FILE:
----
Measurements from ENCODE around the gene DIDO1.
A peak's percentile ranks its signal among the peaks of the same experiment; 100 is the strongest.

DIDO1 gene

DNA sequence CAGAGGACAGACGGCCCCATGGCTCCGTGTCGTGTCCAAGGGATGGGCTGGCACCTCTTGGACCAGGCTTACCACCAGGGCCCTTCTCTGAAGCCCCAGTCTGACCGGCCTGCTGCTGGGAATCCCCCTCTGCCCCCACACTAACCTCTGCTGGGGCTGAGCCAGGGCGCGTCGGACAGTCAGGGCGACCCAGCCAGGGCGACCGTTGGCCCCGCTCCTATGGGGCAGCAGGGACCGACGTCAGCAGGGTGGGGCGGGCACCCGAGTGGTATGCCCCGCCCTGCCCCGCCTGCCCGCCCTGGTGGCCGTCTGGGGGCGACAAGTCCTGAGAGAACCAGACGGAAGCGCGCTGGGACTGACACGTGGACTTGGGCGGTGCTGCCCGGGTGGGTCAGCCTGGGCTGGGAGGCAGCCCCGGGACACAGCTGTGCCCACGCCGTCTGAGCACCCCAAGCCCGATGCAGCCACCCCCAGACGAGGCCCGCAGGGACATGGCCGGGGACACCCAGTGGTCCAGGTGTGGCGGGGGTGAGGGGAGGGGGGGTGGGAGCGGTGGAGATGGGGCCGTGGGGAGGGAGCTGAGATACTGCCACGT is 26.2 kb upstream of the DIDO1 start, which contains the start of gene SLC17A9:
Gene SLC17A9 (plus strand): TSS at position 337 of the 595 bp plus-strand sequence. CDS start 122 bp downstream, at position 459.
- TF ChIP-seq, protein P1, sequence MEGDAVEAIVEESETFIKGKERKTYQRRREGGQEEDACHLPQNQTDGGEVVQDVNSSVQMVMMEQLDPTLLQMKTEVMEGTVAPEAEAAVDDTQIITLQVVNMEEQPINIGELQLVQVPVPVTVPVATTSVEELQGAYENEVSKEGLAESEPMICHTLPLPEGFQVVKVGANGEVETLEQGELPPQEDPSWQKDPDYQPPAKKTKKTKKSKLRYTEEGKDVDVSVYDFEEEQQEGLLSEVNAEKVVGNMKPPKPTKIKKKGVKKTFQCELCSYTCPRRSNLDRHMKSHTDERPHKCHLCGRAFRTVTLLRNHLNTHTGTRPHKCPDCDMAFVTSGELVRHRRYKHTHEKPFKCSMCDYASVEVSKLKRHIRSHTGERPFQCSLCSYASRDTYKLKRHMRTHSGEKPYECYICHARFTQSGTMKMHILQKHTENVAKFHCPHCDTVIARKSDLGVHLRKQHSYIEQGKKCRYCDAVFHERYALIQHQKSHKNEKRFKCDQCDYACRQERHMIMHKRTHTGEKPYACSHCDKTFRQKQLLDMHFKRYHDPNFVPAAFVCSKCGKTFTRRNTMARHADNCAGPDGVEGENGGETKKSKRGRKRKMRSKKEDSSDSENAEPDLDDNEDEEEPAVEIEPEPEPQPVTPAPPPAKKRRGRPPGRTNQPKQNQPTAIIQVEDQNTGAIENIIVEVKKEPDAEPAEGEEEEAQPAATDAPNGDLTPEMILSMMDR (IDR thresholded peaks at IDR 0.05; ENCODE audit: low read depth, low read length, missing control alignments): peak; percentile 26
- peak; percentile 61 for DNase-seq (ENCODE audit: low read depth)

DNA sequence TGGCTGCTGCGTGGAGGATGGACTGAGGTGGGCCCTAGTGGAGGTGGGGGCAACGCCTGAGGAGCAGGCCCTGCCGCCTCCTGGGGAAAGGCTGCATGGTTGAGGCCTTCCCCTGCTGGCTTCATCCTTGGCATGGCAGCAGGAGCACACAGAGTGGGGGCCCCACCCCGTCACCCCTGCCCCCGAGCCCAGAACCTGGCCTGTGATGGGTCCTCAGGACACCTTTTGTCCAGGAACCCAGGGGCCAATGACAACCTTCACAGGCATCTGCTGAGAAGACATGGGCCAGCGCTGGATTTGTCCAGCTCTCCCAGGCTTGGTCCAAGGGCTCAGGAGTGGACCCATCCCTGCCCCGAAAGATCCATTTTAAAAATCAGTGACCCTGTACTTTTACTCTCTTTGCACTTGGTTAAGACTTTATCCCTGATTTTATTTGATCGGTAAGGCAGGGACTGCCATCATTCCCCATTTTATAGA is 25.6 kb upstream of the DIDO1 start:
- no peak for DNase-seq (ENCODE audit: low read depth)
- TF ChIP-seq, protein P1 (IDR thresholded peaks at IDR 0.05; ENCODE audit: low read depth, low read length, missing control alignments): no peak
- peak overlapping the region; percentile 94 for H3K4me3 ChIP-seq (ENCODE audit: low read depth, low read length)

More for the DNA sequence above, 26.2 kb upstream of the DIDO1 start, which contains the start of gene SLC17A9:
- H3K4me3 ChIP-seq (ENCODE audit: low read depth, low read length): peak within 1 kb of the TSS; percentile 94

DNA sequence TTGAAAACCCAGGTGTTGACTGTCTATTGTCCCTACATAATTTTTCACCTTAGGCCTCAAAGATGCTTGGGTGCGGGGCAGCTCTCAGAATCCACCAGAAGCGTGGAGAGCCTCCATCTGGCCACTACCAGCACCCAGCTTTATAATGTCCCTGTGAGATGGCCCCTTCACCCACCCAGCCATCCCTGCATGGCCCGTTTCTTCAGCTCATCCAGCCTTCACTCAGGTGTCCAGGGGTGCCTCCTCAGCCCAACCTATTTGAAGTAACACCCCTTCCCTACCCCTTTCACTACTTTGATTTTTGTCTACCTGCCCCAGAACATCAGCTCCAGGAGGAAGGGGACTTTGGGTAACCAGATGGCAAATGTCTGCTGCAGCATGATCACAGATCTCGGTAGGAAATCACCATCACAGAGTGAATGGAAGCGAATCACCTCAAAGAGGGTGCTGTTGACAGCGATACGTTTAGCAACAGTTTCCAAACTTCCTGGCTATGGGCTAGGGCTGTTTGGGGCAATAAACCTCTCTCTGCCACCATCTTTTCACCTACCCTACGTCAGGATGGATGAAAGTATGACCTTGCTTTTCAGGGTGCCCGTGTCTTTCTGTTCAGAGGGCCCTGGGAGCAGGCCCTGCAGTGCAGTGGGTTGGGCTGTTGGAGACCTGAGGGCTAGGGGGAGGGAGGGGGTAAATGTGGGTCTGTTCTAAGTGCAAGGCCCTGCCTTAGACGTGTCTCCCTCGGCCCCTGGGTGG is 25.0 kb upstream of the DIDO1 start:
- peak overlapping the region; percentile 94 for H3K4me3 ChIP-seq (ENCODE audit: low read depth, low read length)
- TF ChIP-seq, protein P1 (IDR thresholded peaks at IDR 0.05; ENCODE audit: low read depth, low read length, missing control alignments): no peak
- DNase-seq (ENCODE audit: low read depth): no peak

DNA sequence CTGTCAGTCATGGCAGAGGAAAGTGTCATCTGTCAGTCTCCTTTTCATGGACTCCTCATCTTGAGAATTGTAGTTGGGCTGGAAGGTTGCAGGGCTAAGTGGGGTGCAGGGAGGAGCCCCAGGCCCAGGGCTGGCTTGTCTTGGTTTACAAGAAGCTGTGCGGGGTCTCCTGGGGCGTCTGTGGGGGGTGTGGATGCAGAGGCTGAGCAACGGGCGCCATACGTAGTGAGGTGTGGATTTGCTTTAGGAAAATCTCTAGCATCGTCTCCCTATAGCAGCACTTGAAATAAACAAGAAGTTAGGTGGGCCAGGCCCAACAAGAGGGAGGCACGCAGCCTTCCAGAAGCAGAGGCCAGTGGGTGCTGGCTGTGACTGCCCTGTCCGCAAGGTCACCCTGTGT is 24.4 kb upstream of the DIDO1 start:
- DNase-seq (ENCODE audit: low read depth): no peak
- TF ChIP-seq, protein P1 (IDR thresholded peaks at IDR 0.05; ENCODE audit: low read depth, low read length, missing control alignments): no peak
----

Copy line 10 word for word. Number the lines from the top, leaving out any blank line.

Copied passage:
- TF ChIP-seq, protein P1 (IDR thresholded peaks at IDR 0.05; ENCODE audit: low read depth, low read length, missing control alignments): no peak